8. Use short sentences:
Sentences should be a maximum of 12 to 15 words in length. According toAmerican Press Institute, sentences with 15 or fewer words are understood 90% of the time. Sentenceswith eight or fewer words are understood 100% of the time.
9. Be precise and accurate:
Use a comma to separate adjectives: That tall, distinguished,good-looking professor teaches history. Reduce communication breakdowns by being specificand precise. Define terms as needed. The reader may not understand certain acronyms andabbreviations.
10. Use commas appropriately:
Use a comma to separate the elements in a series of three or moreitems: His favorite colors are red, white, and blue. Use a comma to set off introductory elements: Aftercoffee and donuts, the meeting will begin. Words like "large,""small," "as soon as possible," "they,""people," "teamwork," and "customer focus" are vague and imprecise. The reader may interpret thesewords to mean something different.
11. Use the correct word:
Here are several words that cause confusion. You're is a contraction for
"you are" Your means possession, such as "your coat”.
It's is a contraction for "it is." Its indicates possession.Their means possession/ownership-"their house." There means location.
12. Avoid redundancies:
It is a redundancy to use multiple words that mean or say the same thing. Forexample, consider the following:Redundant -
My personal beliefs… Beliefs are personal, so just state, My
beliefs...Redundant - I decided to paint the machine gray in color. Gray is a color,so just state, I decided to paint the machine gray.
When using numbers in the body of your paper, spell out numbersone through nine, such as
"Three men decided…" When using numbers 10 or above
write the number, such as "The report indicated 68 customers…"
14. Have a conclusion:
Would you really enjoy watching a movie or sporting event that had noconclusion? No. The conclusion ties your points together. The reader wants to know the final score- the bottom line message.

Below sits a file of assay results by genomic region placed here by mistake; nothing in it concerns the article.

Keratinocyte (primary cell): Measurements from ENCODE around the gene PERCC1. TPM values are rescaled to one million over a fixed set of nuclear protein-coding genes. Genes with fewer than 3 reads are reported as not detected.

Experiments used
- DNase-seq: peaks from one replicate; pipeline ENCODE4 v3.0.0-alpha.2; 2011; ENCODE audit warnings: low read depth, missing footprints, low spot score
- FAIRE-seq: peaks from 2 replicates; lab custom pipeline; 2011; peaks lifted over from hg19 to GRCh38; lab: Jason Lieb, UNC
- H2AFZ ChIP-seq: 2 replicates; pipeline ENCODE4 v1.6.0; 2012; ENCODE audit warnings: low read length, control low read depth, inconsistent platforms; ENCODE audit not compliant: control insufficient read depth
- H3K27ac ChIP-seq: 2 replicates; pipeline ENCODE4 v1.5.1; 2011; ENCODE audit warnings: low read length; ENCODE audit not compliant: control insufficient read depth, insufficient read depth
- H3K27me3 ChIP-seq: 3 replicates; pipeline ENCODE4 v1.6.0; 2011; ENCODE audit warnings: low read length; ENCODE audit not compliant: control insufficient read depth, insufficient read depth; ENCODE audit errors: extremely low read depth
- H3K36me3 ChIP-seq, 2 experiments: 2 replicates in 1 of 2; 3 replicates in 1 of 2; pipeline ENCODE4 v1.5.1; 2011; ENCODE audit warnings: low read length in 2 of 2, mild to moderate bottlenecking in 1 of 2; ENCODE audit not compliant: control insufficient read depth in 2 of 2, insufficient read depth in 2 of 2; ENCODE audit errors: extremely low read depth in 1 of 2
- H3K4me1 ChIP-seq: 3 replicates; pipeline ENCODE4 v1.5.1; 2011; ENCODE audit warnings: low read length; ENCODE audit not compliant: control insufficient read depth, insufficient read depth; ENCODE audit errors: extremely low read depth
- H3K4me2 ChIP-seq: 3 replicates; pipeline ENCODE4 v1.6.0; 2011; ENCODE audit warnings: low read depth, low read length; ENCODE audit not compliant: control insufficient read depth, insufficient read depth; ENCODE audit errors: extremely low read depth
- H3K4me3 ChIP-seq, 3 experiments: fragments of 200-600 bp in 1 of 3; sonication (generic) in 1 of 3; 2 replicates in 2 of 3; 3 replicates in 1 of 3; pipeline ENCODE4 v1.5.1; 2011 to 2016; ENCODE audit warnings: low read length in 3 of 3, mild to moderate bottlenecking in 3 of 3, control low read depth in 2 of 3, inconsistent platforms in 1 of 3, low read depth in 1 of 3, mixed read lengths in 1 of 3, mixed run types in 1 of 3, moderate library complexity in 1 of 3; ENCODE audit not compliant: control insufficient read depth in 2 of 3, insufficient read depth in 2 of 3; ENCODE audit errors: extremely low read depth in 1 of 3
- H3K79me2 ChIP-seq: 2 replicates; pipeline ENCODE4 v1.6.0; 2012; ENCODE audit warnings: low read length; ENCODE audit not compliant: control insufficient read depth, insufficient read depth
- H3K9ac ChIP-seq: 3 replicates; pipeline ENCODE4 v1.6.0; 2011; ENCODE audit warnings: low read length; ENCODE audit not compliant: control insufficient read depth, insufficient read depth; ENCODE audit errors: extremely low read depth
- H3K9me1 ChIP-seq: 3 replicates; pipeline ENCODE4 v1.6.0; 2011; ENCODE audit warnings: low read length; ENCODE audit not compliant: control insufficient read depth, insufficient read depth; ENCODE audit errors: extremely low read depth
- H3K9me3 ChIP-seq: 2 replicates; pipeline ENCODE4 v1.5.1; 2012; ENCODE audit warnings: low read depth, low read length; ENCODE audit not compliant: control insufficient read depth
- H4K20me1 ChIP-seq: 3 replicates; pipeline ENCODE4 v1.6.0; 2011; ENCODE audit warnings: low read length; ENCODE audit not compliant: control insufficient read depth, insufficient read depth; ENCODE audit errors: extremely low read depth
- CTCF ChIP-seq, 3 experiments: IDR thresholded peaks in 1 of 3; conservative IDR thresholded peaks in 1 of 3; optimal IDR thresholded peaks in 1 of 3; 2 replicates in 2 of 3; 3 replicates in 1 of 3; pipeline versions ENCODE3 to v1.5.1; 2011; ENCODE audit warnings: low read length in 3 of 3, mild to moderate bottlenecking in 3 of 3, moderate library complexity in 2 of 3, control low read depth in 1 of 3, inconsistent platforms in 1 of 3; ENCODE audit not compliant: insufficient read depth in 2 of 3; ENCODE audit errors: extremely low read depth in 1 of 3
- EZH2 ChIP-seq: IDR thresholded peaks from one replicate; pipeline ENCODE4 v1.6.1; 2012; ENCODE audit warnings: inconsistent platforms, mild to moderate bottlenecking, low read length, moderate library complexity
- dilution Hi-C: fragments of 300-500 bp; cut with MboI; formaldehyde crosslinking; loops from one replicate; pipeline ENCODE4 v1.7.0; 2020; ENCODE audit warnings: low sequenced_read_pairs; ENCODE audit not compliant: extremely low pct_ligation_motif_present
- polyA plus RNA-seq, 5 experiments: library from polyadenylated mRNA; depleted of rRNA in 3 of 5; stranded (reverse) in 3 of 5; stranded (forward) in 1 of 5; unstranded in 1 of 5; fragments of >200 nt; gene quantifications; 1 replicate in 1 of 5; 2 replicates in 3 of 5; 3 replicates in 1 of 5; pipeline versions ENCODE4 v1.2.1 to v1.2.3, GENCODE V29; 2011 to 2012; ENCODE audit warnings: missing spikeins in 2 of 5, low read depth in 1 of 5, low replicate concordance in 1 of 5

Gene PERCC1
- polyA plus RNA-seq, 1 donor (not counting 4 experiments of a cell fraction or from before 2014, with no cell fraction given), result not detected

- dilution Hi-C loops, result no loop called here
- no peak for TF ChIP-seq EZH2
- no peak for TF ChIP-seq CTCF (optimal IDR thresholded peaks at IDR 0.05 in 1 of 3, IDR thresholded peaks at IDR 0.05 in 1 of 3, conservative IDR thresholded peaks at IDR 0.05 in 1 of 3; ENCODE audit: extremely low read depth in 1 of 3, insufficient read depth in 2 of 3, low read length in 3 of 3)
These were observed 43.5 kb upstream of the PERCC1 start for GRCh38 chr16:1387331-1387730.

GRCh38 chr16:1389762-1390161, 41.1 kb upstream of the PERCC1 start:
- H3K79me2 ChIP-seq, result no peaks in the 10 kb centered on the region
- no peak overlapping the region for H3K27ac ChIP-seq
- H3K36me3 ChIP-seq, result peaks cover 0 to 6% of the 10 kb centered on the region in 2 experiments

15. Edit your work:
Read what you have written several times. On your first read, focus onorganization and sentence structure. Shorten long sentences. Cross out unnecessary words and phrases.Reorganize material as needed. Read it again and make sure commas are used appropriately and thatthere is a punctuation mark at the end of every sentence. Read it a third time and focus on wordchoice. Are there certain words that are vague or unclear? Replace them with specific words. Readwhat you have written aloud to yourself or to a friend to see if he or she (and you)can understand it and improve it in any way. A significant part of good writing involves editing.Very few people can sit down and write a perfect paragraph on their first try. It requires multiplerewrites.
You don't have to be a great writer to be successful manager/leader. However you must beable to clearly and succinctly explain your thoughts and ideas in writing. Strive to be simple, clear, andbrief. Like any skill, "good writing" requires practice, feedback, and ongoing improvement.
Q.3 How would you prepare yourself for an oral business presentation?
Delivering a formal presentation can be either fairly stress-free or nerve wrecking. Your level of comfort can depend on the size of your audience, the critical spectators attending your